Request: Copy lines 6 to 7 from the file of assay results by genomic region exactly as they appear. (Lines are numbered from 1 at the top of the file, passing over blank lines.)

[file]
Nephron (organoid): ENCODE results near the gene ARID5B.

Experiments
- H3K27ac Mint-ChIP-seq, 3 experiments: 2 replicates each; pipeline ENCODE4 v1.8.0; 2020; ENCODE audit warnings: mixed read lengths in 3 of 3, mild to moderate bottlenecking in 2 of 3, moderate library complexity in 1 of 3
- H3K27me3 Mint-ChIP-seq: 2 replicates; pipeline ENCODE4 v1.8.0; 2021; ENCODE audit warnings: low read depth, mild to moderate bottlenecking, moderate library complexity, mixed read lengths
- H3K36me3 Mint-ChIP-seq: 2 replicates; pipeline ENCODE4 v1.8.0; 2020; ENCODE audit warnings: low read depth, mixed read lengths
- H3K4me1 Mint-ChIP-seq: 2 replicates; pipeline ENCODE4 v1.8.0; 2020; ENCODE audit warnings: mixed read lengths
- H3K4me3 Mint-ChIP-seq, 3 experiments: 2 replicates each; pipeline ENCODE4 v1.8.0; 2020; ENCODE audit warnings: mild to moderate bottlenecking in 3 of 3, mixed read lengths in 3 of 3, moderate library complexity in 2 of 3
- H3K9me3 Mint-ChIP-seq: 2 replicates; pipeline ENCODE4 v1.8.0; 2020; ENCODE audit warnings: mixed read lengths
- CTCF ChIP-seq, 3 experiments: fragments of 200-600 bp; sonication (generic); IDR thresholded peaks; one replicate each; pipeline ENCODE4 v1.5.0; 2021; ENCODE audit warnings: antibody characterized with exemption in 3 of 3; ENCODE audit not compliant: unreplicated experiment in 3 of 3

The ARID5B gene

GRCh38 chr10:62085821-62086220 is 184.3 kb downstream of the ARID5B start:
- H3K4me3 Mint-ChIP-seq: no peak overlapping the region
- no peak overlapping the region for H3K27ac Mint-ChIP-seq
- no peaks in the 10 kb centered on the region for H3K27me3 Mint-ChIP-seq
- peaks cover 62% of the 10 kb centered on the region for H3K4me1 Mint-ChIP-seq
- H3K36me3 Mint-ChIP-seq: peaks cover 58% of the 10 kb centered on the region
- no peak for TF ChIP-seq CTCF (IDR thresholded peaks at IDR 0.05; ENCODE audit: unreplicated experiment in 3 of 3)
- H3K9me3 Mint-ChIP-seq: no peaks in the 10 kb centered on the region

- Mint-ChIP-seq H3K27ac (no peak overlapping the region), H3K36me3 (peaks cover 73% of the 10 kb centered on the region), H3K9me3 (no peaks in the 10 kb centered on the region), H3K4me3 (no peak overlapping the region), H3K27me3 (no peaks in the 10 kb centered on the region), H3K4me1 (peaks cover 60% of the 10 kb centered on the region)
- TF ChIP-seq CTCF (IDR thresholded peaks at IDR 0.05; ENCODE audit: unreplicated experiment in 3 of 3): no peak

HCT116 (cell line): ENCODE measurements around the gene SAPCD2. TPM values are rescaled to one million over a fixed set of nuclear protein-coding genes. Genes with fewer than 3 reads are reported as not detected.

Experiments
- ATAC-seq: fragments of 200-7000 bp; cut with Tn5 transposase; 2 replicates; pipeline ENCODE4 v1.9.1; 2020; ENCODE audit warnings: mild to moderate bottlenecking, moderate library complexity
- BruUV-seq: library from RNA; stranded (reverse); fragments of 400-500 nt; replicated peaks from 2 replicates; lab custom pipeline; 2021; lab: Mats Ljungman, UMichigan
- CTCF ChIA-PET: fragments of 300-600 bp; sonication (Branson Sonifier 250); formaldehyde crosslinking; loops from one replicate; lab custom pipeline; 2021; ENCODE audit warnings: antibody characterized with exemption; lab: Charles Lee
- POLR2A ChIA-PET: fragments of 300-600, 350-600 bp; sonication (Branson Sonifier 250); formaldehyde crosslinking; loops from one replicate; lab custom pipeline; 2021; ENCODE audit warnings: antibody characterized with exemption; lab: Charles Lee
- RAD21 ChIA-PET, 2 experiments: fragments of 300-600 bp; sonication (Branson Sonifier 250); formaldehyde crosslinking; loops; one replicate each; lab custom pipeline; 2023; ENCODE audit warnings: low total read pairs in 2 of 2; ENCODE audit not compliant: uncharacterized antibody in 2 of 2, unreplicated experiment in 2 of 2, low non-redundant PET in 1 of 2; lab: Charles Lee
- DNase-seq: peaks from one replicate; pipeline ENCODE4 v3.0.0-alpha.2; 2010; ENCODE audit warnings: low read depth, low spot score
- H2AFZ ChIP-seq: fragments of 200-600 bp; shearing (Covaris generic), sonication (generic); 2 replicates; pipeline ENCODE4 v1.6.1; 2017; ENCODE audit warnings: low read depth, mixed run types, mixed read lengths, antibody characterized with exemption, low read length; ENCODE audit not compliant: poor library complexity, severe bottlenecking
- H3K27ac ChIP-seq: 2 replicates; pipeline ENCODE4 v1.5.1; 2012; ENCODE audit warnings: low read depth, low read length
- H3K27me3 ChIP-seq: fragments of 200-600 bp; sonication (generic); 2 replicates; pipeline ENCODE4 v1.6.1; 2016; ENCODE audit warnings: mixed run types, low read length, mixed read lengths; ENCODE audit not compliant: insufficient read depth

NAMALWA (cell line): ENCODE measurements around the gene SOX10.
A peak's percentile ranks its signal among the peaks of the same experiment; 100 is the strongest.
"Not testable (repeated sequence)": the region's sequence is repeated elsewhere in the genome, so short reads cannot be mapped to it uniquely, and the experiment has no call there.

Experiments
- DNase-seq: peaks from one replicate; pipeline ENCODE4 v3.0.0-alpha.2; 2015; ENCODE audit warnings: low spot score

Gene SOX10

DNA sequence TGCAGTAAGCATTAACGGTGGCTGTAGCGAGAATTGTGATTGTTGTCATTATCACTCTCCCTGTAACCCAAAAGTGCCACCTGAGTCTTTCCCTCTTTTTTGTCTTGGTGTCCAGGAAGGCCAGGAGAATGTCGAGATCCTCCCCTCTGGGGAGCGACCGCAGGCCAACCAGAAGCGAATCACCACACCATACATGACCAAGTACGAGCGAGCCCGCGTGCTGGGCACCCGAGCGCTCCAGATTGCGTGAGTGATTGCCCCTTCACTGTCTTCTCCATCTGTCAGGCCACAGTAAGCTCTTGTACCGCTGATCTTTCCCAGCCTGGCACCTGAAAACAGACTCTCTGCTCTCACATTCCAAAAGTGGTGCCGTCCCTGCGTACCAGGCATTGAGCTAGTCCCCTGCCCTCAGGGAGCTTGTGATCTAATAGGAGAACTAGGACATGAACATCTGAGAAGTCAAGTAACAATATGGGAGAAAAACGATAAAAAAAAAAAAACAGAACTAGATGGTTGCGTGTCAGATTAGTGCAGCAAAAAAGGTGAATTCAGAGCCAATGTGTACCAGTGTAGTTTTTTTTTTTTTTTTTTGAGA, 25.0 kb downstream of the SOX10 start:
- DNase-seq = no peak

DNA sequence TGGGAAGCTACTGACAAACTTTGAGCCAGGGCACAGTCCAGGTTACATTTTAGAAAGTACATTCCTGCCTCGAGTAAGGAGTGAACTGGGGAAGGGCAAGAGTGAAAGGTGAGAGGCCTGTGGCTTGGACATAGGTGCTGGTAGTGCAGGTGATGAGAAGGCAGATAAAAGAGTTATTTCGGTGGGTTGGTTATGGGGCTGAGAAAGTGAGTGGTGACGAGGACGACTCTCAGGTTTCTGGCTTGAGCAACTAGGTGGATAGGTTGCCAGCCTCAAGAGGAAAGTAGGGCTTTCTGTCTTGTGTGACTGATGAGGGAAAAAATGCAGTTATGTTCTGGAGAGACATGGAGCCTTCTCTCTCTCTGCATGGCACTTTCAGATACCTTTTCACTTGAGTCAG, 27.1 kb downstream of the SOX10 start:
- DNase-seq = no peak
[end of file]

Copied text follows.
- H3K4me1 Mint-ChIP-seq: 2 replicates; pipeline ENCODE4 v1.8.0; 2020; ENCODE audit warnings: mixed read lengths
- H3K4me3 Mint-ChIP-seq, 3 experiments: 2 replicates each; pipeline ENCODE4 v1.8.0; 2020; ENCODE audit warnings: mild to moderate bottlenecking in 3 of 3, mixed read lengths in 3 of 3, moderate library complexity in 2 of 3